Divorce in the Military

When someone is considering divorce in the military, it's always best to aware of what can happen before you proceed. You see, getting a military divorce is different than getting a civilian divorce in a lot of ways. You need to consider how your Base Allowance for Housing will be affected, as well as the other benefits you receive.

Keep reading to find out what to expect when going through a divorce while you're in the military...


Protecting Our Female Service Members during Divorce

Written by Jennifer DeBrue
exclusively for WomansDivorce.com

Closeup on section of the US flag

It is no secret that our military families have a higher divorce rate than non-military families, but what may come as a surprise is that the divorce rate for enlisted women is double that of their male counterparts. While the statistics aren't easy to swallow, it means that women must prepare themselves in the event that their marriage takes a turn for the worst, and this preparation is more important than ever while enlisted.

The process of a military separation and divorce is much different than it is in the outside world. Considerations for military women when they decide to separate from their spouse include:

  • Payment of Basic Allowance for Housing (BAH)
  • Payment of Basic Allowance for Sustenance (BAS)
  • No contact orders
  • Moving out of their home
  • Custody/Visitations

All married military members receive a basic housing allowance. BAH is designed to subsidize housing costs for our military. However, when a woman in the military separates from her husband, she should plan to give him ALL of her BAH! That's right, all of it! Her command will order her to pay her husband the full amount of her BAH, even if there are children and they are going to continue to live with her. Additionally, a female soldier can expect to pay her soon-to-be ex-husband at least half of her Basic Allowance for Sustenance (BAS).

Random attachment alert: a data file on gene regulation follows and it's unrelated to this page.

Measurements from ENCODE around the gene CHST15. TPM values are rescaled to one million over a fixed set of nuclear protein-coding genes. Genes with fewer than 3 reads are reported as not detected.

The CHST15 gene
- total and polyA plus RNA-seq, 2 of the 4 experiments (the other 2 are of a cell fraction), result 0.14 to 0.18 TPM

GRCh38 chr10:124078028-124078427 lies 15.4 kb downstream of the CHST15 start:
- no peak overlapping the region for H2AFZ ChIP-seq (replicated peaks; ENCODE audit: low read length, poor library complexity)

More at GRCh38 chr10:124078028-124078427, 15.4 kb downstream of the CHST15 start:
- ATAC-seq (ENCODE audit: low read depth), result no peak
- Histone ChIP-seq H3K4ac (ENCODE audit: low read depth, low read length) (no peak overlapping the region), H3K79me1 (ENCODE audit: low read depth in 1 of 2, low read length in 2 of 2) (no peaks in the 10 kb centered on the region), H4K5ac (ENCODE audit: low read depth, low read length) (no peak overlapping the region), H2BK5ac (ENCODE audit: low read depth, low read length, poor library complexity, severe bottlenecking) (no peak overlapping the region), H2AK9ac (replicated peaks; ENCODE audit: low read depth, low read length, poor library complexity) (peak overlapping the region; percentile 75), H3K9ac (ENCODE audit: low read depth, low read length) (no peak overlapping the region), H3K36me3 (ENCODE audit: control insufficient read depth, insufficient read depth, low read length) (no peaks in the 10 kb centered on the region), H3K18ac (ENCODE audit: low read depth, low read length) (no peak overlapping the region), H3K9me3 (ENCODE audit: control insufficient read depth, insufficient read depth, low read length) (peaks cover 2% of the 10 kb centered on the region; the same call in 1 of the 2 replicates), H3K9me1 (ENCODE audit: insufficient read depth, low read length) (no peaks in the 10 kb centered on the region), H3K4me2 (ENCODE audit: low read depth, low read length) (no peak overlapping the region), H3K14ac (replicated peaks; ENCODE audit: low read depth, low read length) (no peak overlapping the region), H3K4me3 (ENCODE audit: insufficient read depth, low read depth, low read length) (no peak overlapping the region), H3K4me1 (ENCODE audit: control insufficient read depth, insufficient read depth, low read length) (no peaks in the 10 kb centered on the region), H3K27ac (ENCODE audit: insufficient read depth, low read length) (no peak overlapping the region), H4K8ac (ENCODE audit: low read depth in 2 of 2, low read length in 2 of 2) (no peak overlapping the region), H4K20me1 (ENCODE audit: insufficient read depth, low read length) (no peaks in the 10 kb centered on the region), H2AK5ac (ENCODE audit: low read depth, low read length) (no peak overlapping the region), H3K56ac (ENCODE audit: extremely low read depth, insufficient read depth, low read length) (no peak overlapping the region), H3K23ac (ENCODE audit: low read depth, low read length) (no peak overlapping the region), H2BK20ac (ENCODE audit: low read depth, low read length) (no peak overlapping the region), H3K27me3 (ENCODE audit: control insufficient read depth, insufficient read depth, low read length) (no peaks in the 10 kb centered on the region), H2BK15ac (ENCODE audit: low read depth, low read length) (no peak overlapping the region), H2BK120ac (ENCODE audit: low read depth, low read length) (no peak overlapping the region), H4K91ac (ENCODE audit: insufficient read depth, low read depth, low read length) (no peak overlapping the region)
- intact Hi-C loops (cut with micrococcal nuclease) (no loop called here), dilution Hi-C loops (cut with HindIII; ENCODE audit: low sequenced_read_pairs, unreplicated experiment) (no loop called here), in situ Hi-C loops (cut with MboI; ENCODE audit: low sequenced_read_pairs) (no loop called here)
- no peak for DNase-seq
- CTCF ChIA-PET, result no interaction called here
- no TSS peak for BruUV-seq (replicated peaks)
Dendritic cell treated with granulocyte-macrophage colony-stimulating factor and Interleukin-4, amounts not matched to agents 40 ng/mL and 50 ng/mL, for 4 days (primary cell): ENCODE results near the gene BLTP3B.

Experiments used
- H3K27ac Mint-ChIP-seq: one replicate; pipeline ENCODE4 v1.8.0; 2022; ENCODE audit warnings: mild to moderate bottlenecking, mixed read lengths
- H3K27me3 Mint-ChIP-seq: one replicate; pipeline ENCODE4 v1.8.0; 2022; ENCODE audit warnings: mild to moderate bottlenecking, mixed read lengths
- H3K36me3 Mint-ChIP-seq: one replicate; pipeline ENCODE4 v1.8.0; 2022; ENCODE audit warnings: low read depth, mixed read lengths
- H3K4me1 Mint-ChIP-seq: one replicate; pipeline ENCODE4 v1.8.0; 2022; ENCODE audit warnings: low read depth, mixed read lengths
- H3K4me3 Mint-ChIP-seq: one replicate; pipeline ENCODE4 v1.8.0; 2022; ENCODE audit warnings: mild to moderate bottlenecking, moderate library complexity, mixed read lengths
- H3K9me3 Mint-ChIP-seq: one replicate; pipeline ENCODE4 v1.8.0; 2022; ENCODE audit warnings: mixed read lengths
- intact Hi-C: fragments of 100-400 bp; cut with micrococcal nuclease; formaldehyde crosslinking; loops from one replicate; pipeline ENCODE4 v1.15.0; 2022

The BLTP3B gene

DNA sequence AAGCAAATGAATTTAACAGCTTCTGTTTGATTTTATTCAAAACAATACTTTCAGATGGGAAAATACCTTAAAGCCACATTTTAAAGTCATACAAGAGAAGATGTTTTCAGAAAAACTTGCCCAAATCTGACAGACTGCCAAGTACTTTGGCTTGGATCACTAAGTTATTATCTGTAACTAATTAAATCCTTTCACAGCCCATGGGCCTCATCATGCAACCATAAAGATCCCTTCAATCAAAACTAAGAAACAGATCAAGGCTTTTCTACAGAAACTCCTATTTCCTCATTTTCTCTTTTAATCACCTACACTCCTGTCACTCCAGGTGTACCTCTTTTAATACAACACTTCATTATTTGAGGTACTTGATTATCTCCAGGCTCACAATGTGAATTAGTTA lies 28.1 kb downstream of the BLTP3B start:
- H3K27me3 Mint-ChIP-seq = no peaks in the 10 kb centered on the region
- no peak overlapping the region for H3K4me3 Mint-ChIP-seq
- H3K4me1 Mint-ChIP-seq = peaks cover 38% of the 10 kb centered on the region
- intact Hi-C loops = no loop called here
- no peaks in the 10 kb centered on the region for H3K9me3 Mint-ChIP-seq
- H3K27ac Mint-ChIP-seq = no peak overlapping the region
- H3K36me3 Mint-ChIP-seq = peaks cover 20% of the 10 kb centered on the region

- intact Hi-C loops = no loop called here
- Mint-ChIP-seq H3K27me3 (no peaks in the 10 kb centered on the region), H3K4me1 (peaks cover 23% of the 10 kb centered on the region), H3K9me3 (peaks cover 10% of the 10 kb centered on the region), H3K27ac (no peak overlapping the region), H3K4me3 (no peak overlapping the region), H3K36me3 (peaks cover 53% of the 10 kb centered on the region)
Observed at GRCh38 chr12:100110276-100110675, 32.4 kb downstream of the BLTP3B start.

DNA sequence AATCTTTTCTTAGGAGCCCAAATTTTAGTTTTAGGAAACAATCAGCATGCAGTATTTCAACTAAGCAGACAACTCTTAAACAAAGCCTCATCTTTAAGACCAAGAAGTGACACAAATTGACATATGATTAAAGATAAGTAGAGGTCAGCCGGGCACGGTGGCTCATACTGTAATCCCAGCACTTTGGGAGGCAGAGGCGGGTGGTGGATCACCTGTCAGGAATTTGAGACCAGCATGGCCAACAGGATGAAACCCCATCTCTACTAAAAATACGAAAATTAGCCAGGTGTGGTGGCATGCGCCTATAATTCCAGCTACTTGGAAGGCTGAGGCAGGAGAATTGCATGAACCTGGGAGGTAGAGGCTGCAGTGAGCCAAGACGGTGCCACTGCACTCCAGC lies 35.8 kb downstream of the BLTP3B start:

BAS is another allowance that soldiers are given to supplement their food costs. BAS averages out to about $10 per day for food. If a female soldier is ordered to give her husband half of that, it leaves her about $5 per day to eat on. So let's look at what the average female soldier would have to pay her husband, should she decide to leave him:

  • Specifics: Alice Scott is a sergeant in the Army, with 5 years of service under her belt. Therefore, her base pay is $2,620.20 per month. She is stationed at Fort Hood, and receives $1,017 per month for BAH. Further, for BAS she is entitled to $325.04 per month.
  • Sgt. Scott's total entitlements are $3962.24 per month. She will be sending her husband $1342.04 each month. This is almost 34% of her total income.

Keep in mind that these payments are prior to any court decisions, and by order of her command. Therefore, if she refuses to pay them, she can face loss of rank, disciplinary action and even being chaptered out of the military.

Looking at our example, it is evident that Alice will be paying her husband much more than a woman in the civilian sector would be prior to a court hearing. Depending on a female military member's husband's level of vindictiveness, this will determine her fate in relation to her housing situation, and quite possibly how much contact she will have with her children until she can either obtain a divorce decree or a court order that addresses these issues.

Options for getting a divorce in the military

It is clear how difficult it can be for a woman in the military to divorce, especially if there are children involved. Furthermore, the stress of trying to afford an attorney that wants a $1,500 retainer and $250 per hour can be daunting to even consider, especially on a military salary. These prospects often find women in the military giving up on their pursuit of custody or visitations, because it seems so hopeless.

However, self-representation is an option that many overlook, because they do not know what steps to take. Your local law library, the internet and court clerk's office are great resources to start with. Additionally, there are legal document preparation firms that can assist you with preparing your case at a fraction of the cost of a family law attorney. Before you give up on your case or spend thousands on an attorney, check out your options.

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Written exclusively for WomansDivorce.com. Jennifer DeBrue is the owner and operator of Cheap Legal Help. Cheap Legal Help is a legal document preparation firm that specializes in family law issues, such as divorce, child custody, child support modification and establishing, enforcing and modifying visitations. You can contact Jennifer by phone at (915) 256-9318.


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